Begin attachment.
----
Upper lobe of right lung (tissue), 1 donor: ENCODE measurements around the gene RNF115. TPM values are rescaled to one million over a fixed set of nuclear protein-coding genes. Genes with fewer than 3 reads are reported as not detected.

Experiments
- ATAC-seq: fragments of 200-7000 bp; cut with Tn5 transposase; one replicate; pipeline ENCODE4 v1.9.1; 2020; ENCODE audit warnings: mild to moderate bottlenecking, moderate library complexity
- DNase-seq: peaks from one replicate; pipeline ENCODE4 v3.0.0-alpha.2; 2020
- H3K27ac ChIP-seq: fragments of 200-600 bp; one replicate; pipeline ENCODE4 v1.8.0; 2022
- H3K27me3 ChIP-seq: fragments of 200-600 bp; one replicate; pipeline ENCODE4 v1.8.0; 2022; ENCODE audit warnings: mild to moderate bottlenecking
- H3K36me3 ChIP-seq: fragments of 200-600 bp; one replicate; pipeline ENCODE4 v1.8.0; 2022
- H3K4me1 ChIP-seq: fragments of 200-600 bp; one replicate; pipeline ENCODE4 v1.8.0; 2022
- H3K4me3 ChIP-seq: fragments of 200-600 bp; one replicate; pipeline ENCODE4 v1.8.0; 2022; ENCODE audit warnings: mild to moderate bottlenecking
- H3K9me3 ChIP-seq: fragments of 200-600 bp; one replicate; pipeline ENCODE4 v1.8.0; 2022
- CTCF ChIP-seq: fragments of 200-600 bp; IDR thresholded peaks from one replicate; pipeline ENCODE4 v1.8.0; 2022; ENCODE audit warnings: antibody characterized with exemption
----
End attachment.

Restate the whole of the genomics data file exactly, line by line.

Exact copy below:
Upper lobe of right lung (tissue), 1 donor: ENCODE measurements around the gene RNF115. TPM values are rescaled to one million over a fixed set of nuclear protein-coding genes. Genes with fewer than 3 reads are reported as not detected.

Experiments
- ATAC-seq: fragments of 200-7000 bp; cut with Tn5 transposase; one replicate; pipeline ENCODE4 v1.9.1; 2020; ENCODE audit warnings: mild to moderate bottlenecking, moderate library complexity
- DNase-seq: peaks from one replicate; pipeline ENCODE4 v3.0.0-alpha.2; 2020
- H3K27ac ChIP-seq: fragments of 200-600 bp; one replicate; pipeline ENCODE4 v1.8.0; 2022
- H3K27me3 ChIP-seq: fragments of 200-600 bp; one replicate; pipeline ENCODE4 v1.8.0; 2022; ENCODE audit warnings: mild to moderate bottlenecking
- H3K36me3 ChIP-seq: fragments of 200-600 bp; one replicate; pipeline ENCODE4 v1.8.0; 2022
- H3K4me1 ChIP-seq: fragments of 200-600 bp; one replicate; pipeline ENCODE4 v1.8.0; 2022
- H3K4me3 ChIP-seq: fragments of 200-600 bp; one replicate; pipeline ENCODE4 v1.8.0; 2022; ENCODE audit warnings: mild to moderate bottlenecking
- H3K9me3 ChIP-seq: fragments of 200-600 bp; one replicate; pipeline ENCODE4 v1.8.0; 2022
- CTCF ChIP-seq: fragments of 200-600 bp; IDR thresholded peaks from one replicate; pipeline ENCODE4 v1.8.0; 2022; ENCODE audit warnings: antibody characterized with exemption